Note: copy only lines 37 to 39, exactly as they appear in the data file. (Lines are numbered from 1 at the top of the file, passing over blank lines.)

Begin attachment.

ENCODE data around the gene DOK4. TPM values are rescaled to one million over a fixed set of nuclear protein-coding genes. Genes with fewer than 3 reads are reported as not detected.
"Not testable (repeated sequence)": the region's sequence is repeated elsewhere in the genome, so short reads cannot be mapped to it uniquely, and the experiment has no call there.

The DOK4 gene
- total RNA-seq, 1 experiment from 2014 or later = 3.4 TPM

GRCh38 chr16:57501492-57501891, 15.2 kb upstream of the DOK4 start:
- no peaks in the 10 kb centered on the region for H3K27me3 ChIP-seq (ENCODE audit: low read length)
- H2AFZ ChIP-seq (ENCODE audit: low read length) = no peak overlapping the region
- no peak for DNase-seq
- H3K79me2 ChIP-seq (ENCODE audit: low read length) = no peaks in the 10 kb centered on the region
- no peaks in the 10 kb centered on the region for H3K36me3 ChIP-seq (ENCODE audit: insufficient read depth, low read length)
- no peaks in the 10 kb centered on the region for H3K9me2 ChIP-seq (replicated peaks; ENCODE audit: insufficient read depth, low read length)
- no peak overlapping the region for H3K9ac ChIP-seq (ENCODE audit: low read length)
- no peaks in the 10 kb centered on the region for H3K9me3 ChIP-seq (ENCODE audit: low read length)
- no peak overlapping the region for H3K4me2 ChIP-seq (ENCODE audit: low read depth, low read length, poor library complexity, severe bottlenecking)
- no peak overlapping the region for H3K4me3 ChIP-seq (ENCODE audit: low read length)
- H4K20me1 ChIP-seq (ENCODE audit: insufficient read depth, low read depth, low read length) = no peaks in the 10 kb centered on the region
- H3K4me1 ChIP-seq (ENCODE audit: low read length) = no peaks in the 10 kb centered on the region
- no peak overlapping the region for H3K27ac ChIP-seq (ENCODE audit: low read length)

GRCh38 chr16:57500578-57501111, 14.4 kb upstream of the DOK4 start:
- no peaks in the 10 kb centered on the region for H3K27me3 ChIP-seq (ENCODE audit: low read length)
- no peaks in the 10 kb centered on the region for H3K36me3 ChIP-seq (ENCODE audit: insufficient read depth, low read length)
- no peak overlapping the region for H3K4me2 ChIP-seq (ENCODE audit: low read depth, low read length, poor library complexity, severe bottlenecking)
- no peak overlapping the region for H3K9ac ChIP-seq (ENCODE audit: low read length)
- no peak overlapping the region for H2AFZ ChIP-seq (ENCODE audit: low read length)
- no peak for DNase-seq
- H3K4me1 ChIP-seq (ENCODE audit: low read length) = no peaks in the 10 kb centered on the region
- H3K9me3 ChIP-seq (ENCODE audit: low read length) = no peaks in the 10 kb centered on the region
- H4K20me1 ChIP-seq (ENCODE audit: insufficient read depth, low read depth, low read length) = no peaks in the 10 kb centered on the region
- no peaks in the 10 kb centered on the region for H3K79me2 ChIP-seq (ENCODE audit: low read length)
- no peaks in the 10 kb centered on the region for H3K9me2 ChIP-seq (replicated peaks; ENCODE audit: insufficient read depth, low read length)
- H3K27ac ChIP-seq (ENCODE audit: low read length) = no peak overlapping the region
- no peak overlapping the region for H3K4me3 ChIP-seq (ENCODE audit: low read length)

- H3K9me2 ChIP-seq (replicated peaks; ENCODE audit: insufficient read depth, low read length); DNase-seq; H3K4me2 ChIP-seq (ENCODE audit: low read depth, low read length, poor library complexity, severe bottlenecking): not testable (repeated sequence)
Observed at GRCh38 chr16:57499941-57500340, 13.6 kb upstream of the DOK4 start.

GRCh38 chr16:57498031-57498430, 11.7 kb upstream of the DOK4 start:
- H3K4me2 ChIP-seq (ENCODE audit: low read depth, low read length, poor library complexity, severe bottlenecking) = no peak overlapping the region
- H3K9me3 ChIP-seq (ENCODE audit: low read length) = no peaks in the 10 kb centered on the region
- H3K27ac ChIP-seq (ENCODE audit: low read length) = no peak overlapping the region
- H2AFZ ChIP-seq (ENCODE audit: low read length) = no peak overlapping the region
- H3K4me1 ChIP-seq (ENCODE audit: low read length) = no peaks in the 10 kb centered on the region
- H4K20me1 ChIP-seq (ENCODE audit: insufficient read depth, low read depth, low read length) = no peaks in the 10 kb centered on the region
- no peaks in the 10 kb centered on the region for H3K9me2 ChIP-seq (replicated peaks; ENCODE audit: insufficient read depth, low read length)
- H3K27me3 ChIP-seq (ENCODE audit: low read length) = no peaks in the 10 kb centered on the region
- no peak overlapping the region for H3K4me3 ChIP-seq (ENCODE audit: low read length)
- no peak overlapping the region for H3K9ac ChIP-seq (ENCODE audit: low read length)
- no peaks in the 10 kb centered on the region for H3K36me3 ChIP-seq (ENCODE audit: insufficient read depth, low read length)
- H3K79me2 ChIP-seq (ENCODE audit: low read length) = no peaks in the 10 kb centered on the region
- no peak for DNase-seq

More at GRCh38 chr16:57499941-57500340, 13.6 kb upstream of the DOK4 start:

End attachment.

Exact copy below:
- H3K9me3 ChIP-seq (ENCODE audit: low read length) = no peaks in the 10 kb centered on the region
- H3K27ac ChIP-seq (ENCODE audit: low read length) = no peak overlapping the region
- H2AFZ ChIP-seq (ENCODE audit: low read length) = no peak overlapping the region